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Old July 5, 2013, 10:56 PM   #1
steve4102
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Sized vs Not Sized, Accuracy

I'm casting on the cheap and using Lee molds, Lee sizing dies and 45/45/10 tumble lube.

I am working with 10mm 175gr TC and TC tumble at the moment.

From 2 of my molds (two cavity) my bullets drop at .402-.403 when sized they come out a little under .401, more like .4005.

I'm thinking about shooting (testing) these bullets as dropped and not size them. What can I expect as far as accuracy goes with these unsized bullets of varying diameter?

Thanks
Steve
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Old July 6, 2013, 05:49 AM   #2
Mike / Tx
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Probably the biggest issue you will face will be whether or not they will fit the chamber well enough for reliable function.

Could be that brass differences might make one brand function well, but the next will drag and give you a jam.

That said the only other consideration is which powder your using. Some might give you a bit more pressure due to the larger bullets (ie. faster powders), where others might not. Personally I would go with a bit slower powder to start with and work up. If you see anything resembling pressure you know not to move up to a faster one.

There are plenty of folks running the Lee and other bullets straight from the molds. Most of it will simply depend on your particular chamber and ow well it accepts them.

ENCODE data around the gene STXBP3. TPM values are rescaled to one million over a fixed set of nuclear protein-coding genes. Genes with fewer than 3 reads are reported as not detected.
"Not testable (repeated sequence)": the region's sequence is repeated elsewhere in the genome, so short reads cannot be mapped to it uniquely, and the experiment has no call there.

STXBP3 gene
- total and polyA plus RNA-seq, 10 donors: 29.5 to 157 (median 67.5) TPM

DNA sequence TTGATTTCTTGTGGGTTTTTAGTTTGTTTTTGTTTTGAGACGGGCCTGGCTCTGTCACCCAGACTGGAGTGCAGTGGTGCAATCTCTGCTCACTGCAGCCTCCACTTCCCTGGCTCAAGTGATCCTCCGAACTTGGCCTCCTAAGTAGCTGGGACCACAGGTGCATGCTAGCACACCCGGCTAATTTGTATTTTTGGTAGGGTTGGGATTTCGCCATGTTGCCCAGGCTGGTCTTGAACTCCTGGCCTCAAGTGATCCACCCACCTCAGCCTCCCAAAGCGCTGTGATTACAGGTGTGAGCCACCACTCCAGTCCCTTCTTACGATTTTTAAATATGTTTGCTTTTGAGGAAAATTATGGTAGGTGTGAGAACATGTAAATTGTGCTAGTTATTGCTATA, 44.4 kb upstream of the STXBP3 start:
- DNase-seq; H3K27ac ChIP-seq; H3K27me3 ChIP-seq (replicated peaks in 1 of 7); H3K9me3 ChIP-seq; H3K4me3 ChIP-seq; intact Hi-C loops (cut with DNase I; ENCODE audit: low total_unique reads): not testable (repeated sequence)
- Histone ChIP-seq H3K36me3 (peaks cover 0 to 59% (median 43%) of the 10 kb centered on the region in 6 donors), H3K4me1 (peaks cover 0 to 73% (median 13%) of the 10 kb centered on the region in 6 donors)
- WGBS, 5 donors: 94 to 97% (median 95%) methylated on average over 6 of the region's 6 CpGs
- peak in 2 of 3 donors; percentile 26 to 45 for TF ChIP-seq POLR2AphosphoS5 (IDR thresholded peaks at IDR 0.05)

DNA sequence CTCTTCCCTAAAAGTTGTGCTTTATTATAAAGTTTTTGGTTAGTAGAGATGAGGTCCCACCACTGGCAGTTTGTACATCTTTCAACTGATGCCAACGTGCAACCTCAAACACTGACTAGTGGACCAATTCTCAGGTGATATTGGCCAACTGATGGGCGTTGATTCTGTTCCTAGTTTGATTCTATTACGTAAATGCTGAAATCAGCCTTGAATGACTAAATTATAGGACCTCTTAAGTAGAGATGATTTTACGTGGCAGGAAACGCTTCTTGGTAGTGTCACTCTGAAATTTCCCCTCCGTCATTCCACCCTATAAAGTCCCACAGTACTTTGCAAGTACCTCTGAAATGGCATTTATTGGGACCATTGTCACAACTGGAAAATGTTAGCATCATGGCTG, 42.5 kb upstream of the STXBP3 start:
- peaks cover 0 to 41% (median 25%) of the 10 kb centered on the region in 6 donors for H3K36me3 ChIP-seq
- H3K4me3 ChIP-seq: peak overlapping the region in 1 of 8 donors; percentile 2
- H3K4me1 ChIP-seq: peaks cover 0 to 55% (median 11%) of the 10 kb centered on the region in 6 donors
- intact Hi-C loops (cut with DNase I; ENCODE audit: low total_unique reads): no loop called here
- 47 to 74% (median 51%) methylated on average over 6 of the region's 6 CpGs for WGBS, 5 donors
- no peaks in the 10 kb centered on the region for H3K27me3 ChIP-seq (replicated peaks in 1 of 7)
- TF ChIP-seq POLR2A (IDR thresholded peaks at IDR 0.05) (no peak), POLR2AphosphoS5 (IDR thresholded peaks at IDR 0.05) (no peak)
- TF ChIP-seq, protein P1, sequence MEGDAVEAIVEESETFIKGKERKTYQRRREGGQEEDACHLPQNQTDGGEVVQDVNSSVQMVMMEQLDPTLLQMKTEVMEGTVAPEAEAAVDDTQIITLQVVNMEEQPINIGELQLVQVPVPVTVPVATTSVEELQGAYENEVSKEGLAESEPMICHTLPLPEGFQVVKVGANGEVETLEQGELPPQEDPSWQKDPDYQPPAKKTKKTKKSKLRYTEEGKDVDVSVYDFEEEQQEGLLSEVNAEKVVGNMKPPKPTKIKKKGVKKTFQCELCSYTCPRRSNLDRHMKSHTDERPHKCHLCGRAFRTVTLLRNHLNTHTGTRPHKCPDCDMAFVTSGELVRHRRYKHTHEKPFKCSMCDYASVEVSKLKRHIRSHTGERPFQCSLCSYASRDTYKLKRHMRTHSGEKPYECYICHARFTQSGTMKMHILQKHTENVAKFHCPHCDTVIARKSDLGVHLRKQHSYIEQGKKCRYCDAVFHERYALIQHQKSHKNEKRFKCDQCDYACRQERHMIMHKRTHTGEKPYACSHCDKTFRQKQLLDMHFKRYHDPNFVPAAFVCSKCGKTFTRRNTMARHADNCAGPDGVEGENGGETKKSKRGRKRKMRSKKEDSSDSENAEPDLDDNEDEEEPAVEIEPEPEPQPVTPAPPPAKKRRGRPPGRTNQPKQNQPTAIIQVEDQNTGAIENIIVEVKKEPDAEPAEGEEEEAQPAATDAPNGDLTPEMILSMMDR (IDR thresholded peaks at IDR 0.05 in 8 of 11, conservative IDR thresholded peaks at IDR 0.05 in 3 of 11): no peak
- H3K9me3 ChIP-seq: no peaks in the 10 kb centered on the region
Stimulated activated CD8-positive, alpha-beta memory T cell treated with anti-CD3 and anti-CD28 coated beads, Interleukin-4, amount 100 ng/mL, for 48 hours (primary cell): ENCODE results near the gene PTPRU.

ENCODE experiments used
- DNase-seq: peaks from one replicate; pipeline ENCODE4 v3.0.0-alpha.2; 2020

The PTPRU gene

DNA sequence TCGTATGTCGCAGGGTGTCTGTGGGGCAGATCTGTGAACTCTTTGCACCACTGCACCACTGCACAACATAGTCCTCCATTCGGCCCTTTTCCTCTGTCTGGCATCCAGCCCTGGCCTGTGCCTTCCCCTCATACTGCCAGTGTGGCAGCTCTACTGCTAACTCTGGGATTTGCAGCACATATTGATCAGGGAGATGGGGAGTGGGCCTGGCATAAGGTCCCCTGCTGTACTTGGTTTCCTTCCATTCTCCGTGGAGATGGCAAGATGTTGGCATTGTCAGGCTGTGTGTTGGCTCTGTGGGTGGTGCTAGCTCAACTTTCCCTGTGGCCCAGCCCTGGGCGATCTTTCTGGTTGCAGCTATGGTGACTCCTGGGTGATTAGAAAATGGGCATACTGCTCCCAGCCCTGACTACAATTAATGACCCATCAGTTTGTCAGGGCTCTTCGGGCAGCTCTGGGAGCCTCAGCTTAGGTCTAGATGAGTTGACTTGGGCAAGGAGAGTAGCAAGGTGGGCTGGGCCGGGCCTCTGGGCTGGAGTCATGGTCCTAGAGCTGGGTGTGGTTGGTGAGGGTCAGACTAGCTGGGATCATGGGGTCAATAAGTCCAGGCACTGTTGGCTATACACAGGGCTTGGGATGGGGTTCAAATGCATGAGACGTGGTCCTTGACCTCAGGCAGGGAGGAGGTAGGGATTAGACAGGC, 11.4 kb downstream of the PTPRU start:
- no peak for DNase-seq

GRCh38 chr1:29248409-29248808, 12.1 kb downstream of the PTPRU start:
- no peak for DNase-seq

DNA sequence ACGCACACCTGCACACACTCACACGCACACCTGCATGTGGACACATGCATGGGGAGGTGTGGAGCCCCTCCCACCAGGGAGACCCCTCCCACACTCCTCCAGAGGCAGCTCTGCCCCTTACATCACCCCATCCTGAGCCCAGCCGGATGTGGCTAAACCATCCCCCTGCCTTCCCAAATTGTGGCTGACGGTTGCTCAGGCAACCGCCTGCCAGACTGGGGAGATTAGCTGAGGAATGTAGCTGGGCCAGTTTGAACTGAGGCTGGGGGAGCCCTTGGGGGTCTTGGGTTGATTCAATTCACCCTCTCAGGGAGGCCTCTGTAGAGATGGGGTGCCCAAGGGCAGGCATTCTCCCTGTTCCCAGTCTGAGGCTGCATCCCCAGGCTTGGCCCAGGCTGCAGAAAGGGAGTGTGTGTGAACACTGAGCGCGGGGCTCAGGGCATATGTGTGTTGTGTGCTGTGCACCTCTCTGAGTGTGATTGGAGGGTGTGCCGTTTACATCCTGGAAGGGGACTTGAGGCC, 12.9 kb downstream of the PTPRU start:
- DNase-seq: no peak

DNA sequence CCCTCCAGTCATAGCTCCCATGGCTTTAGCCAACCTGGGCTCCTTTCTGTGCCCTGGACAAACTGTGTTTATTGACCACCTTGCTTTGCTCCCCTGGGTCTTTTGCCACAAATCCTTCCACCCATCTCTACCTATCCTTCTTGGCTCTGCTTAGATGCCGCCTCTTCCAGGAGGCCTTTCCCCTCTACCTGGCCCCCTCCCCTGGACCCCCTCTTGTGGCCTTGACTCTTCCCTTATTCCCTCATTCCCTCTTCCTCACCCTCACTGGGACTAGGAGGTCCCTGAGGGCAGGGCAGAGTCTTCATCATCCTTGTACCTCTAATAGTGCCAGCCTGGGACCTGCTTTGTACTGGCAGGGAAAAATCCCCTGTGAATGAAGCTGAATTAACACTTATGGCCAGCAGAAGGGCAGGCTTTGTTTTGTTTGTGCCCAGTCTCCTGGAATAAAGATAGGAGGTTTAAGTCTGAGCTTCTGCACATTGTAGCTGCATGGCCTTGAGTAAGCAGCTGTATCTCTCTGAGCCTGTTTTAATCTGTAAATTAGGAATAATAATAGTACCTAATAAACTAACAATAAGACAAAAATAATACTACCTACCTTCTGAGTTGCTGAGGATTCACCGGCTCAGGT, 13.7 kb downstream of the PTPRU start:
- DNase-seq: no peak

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Old July 6, 2013, 08:32 AM   #3
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Quote:
Originally Posted by Mike / Tx
Probably the biggest issue you will face will be whether or not they will fit the chamber well enough for reliable function.
Absolutely correct.

Let's think about this for a minute. Do you think the bullet knows where it is sized? Whether it's run through a sizing die or is sized when it hits the throat? I like to run my cast bullets just a tiny bit oversized to make sure that I get a good fit in the bore. Most of the bullets I shoot in handguns (whether revolver or semi) are shot as-cast. As long as the cartridge will chamber well enough for reliable function, I don't bother with sizing.
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Old July 6, 2013, 09:09 AM   #4
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Yep ,I size em all , less for people to believe I`m not a "perfect" casting machine , so I run em thru & lube em with a quality lube to ensure fit/function !

I tumble lube less now than ever & have settled on a couple of lubes that will hold up to as much speed/pressure as the alloy I use !

But we all started somewhere & few started out with top shelf (hi dollar) equipment .

If I was start ing now I`d use RECLUSE LUBE (45% lee alox/45% johnsons floor wax/10% mineral spirits.

After lubing run em thru a lee sizer, then relube. This is how I do my wadcutters ,except there run thru a STAR sizer .
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Old July 6, 2013, 09:23 AM   #5
Unclenick
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.40 S&W and 10 mm both have a SAAMI OD at the case mouth of 0.415"—0.423". As long as your finished rounds fall within that range, you should be good to go.